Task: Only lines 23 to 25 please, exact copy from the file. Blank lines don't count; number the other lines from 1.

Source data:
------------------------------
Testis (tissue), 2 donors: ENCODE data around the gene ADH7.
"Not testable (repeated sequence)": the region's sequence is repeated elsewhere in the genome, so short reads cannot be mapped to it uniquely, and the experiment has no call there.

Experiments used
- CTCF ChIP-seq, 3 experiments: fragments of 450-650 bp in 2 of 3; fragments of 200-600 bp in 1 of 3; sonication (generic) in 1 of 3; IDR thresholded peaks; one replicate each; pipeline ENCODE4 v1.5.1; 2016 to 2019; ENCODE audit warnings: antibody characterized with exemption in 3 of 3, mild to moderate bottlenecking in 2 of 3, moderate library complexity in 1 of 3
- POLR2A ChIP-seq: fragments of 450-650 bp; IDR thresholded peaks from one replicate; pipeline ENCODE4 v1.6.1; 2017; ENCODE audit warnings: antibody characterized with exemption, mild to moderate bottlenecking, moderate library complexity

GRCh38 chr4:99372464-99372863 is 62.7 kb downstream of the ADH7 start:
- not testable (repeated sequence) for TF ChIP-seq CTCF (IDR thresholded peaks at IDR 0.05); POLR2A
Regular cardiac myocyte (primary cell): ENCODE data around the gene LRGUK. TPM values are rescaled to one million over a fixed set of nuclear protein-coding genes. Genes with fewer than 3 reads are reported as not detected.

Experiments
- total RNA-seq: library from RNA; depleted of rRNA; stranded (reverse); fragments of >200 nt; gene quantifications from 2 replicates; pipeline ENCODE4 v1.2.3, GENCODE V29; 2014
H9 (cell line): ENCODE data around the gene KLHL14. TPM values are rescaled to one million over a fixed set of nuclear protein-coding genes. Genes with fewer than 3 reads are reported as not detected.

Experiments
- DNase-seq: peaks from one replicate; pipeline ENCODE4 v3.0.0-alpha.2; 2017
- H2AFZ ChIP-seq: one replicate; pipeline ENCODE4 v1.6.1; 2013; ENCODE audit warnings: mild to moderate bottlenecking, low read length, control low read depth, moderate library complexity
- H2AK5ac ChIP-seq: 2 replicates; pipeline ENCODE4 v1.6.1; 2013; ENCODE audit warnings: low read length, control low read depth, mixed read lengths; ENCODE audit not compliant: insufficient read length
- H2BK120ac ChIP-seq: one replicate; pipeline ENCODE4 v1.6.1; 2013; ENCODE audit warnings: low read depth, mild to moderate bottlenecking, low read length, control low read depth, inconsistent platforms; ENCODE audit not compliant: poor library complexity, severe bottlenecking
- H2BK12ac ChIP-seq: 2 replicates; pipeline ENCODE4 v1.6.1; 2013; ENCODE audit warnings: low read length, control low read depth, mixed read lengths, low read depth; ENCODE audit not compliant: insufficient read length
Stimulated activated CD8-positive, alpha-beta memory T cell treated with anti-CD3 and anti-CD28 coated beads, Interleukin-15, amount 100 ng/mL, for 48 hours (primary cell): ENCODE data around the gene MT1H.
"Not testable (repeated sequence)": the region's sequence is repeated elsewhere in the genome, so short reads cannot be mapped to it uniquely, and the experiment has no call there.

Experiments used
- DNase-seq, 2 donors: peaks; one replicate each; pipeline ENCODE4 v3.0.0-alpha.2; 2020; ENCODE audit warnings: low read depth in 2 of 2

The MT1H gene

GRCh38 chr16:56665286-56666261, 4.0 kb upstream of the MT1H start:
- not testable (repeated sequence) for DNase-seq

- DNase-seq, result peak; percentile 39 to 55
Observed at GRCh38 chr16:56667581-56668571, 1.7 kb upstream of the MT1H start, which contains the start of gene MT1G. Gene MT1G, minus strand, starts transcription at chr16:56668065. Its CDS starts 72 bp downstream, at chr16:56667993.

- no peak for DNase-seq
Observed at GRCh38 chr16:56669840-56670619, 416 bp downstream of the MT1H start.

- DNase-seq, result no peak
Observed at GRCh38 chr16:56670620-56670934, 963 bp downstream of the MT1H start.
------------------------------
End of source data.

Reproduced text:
GRCh38 chr16:56665286-56666261, 4.0 kb upstream of the MT1H start:
- not testable (repeated sequence) for DNase-seq

- DNase-seq, result peak; percentile 39 to 55